Barbados is still very British. In fact, the island is commonly referred to as “Little England,” and bears many of the same characteristics. Afternoon teatime is observed in some circles, cricket is the national passion and polo is played all winter. Many villages, streets, monuments and parks in Barbados are named after locations in the U.K., as well. And Bajans (BAY-juns), as they call themselves, often possess a bit of English reserve, putting emphasis on good manners.
What’s more, British aristocrats have wintered in Barbados for decades, and the island reflects their influence in many ways. The resorts are luxurious, and the restaurants provide fine dining. Even duty-free shops are often more upscale than those on other Caribbean islands.
In recent years, the culture has seen an increase in American influence and more appreciation of African roots as well, resulting in a revitalized discourse on Barbadian identity, particularly in the arts. Barbados is generally conservative, and prides itself on being Christian.
Though “efficient” is a word that is not used often in the Caribbean, it fits Barbados better than many other islands. It’s been catering to visitors for decades and has one of the most fully developed tourism infrastructures in the region.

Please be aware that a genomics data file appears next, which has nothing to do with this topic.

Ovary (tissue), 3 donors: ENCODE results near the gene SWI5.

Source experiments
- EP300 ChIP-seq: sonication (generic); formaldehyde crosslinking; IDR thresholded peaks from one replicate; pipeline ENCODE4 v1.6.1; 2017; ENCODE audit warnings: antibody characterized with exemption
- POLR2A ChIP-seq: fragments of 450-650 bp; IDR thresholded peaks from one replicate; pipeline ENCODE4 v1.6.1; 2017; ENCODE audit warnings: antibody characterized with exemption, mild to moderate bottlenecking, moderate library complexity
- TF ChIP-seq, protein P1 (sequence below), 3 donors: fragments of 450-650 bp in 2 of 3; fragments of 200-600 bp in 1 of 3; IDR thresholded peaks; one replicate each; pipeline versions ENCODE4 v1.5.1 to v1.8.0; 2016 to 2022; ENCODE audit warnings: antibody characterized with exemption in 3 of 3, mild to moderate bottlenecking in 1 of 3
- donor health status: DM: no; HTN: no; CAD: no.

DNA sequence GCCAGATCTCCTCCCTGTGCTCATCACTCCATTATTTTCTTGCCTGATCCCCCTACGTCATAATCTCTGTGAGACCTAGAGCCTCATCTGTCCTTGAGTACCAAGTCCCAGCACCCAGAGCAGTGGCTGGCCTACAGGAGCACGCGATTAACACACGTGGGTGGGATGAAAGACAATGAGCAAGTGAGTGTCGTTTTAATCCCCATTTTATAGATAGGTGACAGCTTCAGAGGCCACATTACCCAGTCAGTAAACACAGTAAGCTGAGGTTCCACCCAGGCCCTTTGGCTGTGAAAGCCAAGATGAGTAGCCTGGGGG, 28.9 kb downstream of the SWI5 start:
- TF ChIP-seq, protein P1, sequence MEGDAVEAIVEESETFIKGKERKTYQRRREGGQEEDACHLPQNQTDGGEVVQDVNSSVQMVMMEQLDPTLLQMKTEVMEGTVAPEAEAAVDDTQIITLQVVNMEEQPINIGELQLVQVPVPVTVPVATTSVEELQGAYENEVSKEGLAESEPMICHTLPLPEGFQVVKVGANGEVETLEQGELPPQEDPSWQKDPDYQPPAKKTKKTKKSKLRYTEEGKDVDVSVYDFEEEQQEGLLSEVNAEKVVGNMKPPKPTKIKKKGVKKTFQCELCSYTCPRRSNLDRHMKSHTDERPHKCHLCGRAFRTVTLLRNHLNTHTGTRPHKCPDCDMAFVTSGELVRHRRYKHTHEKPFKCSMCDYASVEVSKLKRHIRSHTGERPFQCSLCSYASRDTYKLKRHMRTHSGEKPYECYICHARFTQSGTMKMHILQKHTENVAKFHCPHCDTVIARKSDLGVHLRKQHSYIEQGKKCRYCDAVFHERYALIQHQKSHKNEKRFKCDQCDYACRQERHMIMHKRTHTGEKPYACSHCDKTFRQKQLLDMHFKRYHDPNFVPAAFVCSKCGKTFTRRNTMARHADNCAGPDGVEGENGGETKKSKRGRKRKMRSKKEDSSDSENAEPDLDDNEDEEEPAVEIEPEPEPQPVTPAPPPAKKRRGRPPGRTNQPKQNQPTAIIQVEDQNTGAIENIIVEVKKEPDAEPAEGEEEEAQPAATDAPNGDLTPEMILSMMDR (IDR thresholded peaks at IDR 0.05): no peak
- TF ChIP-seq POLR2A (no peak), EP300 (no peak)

Although Barbados lacks rain forests, mountainous terrain and world-class reef systems, the island’s natural beauty and scenic variety are magnificent. You’ll find dramatic natural caves, rocky cliffs with blowholes by the sea, miles/kilometers of sugarcane fields and some remote scenic beaches. Those seeking a week of relaxation on beautiful beaches, perhaps with a little nightlife and history mixed in, will likely be pleased with what Barbados has to offer.
The cruise ship trade is alive and well here, which can flood Bridgetown and area beaches many days, but visitors within the confines of their resort will rarely notice.
Another plus is the people of Barbados. Bajans are some of the best-educated people in the Caribbean (Barbados boasts a literacy rate of 99%), and they enjoy conversing on a wide range of subjects. This quality even spills over into entertainment: The island’s calypso music always has something to say and often deals with Barbados politics.
English is the official language, but a dialect with its own syntax, special meanings and some African words is also spoken. Though it may seem like a cross between bad English and gibberish, it is remarkably expressive and is often used even by the highly educated for emphasis or comic effect.
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